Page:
Heracles, the Greek hero, is a guest at Admetus’ house in Thessaly.
Hey, you! Why so solemn and anxious? A servant should not be sullen with guests, but greet them with a cheerful heart.
You see before you a man who is your lord's friend, and you greet him with a gloomy, frowning face, because of your zeal about a strange woman's death. Come here, and let me make you a little wiser! (With drunken gravity) Know the nature of human life? Don't think you do. You couldn't. Listen to me. All mortals must die. Isn't one who knows if he'll be alive to-morrow morning. Who knows where Fortune will lead? Nobody can teach it. Nobody learn it by rules. So, rejoice in what you hear, and learn from me! Count each day as it comes as Life-and leave the rest to Fortune. Above all, honour the Love Goddess, sweetest of all the Gods to mortal men, a kindly goddess! Put all the rest aside. Trust in what I say, if you think I speak truth-as I believe. Get rid of this gloom, rise superior to Fortune. Crown yourself with flowers and drink with me, won't you? I know the regular clink of the wine-cup will row you from darkness and gloom to another haven. Mortals should think mortal thoughts. To all solemn and frowning men, life I say is not life, but a disaster.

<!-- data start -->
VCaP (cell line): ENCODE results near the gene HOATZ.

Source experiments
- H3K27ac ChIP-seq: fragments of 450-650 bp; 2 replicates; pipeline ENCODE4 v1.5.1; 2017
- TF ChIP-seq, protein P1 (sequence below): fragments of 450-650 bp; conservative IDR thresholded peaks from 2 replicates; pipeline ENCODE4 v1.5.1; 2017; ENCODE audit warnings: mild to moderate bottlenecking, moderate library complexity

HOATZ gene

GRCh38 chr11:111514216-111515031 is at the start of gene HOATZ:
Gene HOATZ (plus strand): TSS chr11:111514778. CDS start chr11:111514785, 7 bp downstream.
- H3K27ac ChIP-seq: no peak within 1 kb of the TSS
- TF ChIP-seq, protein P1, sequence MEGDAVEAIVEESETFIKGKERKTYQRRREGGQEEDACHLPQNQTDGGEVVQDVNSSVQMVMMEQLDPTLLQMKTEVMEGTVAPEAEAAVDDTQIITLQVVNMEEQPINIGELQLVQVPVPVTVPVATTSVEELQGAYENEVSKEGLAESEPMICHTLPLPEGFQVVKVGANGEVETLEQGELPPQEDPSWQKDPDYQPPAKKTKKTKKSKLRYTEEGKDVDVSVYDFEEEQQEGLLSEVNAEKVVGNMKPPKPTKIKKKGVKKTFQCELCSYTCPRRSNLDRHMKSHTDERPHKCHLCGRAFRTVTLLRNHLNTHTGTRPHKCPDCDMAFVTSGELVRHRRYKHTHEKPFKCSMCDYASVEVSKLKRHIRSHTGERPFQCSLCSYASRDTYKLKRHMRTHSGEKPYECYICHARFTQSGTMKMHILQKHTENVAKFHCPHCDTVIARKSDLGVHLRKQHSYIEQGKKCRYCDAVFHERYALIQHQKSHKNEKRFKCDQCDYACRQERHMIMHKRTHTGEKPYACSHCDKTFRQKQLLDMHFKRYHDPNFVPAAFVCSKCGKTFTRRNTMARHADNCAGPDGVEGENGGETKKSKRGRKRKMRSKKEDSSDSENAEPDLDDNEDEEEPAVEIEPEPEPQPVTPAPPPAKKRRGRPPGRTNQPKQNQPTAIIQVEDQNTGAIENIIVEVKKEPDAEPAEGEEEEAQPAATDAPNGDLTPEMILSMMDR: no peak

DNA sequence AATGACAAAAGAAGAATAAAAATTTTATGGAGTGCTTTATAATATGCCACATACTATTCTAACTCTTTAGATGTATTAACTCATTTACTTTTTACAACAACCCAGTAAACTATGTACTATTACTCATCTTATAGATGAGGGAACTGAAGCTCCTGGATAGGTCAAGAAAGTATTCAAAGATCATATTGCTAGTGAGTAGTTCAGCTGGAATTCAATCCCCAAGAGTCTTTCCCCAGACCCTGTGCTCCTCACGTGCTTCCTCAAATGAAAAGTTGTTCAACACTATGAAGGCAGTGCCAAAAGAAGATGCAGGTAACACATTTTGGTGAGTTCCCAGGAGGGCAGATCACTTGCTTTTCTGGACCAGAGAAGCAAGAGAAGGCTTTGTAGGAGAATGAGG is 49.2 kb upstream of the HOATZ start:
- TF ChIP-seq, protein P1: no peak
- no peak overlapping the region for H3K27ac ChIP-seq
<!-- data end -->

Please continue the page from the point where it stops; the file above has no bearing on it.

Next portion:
Euripides, Alcestis. Trans. Richard Aldington. http://classics.mit.edu/Euripides/alcestis.html
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